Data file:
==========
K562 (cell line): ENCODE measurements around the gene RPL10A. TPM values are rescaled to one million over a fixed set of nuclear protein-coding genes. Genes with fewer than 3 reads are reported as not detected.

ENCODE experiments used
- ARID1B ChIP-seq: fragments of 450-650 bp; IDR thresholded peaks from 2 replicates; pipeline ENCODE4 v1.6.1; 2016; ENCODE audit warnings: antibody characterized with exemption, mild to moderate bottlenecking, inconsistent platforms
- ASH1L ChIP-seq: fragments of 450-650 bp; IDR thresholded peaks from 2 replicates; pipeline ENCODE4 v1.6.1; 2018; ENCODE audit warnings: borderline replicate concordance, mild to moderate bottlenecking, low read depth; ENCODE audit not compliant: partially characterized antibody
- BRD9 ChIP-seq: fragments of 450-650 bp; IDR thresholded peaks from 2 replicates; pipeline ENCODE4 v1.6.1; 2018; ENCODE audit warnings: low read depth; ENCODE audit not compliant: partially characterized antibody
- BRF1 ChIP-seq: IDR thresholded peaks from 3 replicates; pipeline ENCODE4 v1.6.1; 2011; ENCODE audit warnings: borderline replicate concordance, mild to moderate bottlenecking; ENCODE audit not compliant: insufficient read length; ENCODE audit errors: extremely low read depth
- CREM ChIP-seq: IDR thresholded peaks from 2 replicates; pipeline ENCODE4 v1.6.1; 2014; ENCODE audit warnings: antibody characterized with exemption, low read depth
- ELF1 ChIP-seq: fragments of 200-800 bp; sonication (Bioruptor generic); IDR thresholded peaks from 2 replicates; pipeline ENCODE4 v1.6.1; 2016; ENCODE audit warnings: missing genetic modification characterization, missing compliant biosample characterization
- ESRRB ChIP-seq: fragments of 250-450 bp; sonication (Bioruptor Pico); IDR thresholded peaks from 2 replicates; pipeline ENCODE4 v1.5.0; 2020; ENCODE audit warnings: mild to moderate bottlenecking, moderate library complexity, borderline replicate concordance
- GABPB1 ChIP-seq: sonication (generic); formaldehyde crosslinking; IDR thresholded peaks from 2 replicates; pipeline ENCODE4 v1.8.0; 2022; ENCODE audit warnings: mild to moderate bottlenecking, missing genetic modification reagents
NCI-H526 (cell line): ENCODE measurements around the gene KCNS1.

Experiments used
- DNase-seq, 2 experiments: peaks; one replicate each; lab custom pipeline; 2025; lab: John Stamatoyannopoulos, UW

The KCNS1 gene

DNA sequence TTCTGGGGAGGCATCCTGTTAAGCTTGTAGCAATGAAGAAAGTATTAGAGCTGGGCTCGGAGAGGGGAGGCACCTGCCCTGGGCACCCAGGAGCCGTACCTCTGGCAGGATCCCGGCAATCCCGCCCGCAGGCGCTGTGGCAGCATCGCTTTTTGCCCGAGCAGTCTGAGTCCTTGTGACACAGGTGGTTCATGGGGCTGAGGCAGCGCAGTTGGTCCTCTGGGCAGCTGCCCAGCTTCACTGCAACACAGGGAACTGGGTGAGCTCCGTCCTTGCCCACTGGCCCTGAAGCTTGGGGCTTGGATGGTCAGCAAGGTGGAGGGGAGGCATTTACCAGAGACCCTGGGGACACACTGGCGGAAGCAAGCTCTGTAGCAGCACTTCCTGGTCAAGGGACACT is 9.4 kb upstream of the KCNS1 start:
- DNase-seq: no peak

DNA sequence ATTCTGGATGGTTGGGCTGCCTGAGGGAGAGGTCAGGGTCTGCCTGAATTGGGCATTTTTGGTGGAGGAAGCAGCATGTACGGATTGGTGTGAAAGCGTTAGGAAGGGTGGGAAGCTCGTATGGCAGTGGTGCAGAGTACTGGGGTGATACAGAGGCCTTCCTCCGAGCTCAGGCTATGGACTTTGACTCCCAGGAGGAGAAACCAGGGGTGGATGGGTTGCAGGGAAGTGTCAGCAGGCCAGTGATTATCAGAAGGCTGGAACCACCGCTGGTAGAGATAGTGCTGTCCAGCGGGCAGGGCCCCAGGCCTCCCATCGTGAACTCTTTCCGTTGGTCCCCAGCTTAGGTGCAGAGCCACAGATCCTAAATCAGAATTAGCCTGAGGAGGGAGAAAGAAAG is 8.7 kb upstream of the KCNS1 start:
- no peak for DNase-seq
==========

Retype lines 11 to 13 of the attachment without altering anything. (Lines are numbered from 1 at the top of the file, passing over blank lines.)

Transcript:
NCI-H526 (cell line): ENCODE measurements around the gene KCNS1.

Experiments used
- DNase-seq, 2 experiments: peaks; one replicate each; lab custom pipeline; 2025; lab: John Stamatoyannopoulos, UW